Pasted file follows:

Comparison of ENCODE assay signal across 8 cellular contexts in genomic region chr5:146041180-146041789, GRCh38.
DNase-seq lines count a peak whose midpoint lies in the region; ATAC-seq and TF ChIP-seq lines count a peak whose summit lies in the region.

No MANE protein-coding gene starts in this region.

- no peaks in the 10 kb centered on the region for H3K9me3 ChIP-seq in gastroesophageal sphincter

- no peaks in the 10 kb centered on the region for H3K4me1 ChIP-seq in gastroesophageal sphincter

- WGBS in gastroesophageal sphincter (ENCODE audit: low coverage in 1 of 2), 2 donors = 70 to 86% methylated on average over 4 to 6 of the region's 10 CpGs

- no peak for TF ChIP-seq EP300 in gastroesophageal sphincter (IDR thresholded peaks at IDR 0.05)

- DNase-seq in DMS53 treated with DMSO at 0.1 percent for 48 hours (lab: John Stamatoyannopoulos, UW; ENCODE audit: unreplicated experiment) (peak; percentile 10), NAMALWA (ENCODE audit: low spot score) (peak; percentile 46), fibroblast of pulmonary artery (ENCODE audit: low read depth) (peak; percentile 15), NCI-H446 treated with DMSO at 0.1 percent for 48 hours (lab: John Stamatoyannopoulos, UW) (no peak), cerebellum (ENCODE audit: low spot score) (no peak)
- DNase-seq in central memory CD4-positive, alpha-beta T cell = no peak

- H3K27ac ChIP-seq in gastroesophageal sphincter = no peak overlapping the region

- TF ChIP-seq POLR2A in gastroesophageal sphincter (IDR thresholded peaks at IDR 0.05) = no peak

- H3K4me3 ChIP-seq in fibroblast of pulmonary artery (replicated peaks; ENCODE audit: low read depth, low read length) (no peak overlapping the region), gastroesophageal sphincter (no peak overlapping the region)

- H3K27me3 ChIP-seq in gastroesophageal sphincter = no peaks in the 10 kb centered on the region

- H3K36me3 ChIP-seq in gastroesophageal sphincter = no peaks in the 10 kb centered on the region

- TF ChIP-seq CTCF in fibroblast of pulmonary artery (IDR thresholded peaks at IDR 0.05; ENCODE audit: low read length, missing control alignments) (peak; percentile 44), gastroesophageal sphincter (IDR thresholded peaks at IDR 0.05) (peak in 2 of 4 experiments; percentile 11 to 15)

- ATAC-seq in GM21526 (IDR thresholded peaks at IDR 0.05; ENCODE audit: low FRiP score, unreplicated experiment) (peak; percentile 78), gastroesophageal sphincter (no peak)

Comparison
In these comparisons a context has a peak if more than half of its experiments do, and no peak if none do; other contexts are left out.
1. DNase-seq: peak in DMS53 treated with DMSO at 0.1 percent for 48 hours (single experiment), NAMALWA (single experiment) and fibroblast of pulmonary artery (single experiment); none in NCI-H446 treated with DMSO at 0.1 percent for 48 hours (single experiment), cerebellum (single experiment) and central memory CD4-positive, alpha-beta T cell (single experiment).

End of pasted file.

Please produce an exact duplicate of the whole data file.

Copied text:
Comparison of ENCODE assay signal across 8 cellular contexts in genomic region chr5:146041180-146041789, GRCh38.
DNase-seq lines count a peak whose midpoint lies in the region; ATAC-seq and TF ChIP-seq lines count a peak whose summit lies in the region.

No MANE protein-coding gene starts in this region.

- no peaks in the 10 kb centered on the region for H3K9me3 ChIP-seq in gastroesophageal sphincter

- no peaks in the 10 kb centered on the region for H3K4me1 ChIP-seq in gastroesophageal sphincter

- WGBS in gastroesophageal sphincter (ENCODE audit: low coverage in 1 of 2), 2 donors = 70 to 86% methylated on average over 4 to 6 of the region's 10 CpGs

- no peak for TF ChIP-seq EP300 in gastroesophageal sphincter (IDR thresholded peaks at IDR 0.05)

- DNase-seq in DMS53 treated with DMSO at 0.1 percent for 48 hours (lab: John Stamatoyannopoulos, UW; ENCODE audit: unreplicated experiment) (peak; percentile 10), NAMALWA (ENCODE audit: low spot score) (peak; percentile 46), fibroblast of pulmonary artery (ENCODE audit: low read depth) (peak; percentile 15), NCI-H446 treated with DMSO at 0.1 percent for 48 hours (lab: John Stamatoyannopoulos, UW) (no peak), cerebellum (ENCODE audit: low spot score) (no peak)
- DNase-seq in central memory CD4-positive, alpha-beta T cell = no peak

- H3K27ac ChIP-seq in gastroesophageal sphincter = no peak overlapping the region

- TF ChIP-seq POLR2A in gastroesophageal sphincter (IDR thresholded peaks at IDR 0.05) = no peak

- H3K4me3 ChIP-seq in fibroblast of pulmonary artery (replicated peaks; ENCODE audit: low read depth, low read length) (no peak overlapping the region), gastroesophageal sphincter (no peak overlapping the region)

- H3K27me3 ChIP-seq in gastroesophageal sphincter = no peaks in the 10 kb centered on the region

- H3K36me3 ChIP-seq in gastroesophageal sphincter = no peaks in the 10 kb centered on the region

- TF ChIP-seq CTCF in fibroblast of pulmonary artery (IDR thresholded peaks at IDR 0.05; ENCODE audit: low read length, missing control alignments) (peak; percentile 44), gastroesophageal sphincter (IDR thresholded peaks at IDR 0.05) (peak in 2 of 4 experiments; percentile 11 to 15)

- ATAC-seq in GM21526 (IDR thresholded peaks at IDR 0.05; ENCODE audit: low FRiP score, unreplicated experiment) (peak; percentile 78), gastroesophageal sphincter (no peak)

Comparison
In these comparisons a context has a peak if more than half of its experiments do, and no peak if none do; other contexts are left out.
1. DNase-seq: peak in DMS53 treated with DMSO at 0.1 percent for 48 hours (single experiment), NAMALWA (single experiment) and fibroblast of pulmonary artery (single experiment); none in NCI-H446 treated with DMSO at 0.1 percent for 48 hours (single experiment), cerebellum (single experiment) and central memory CD4-positive, alpha-beta T cell (single experiment).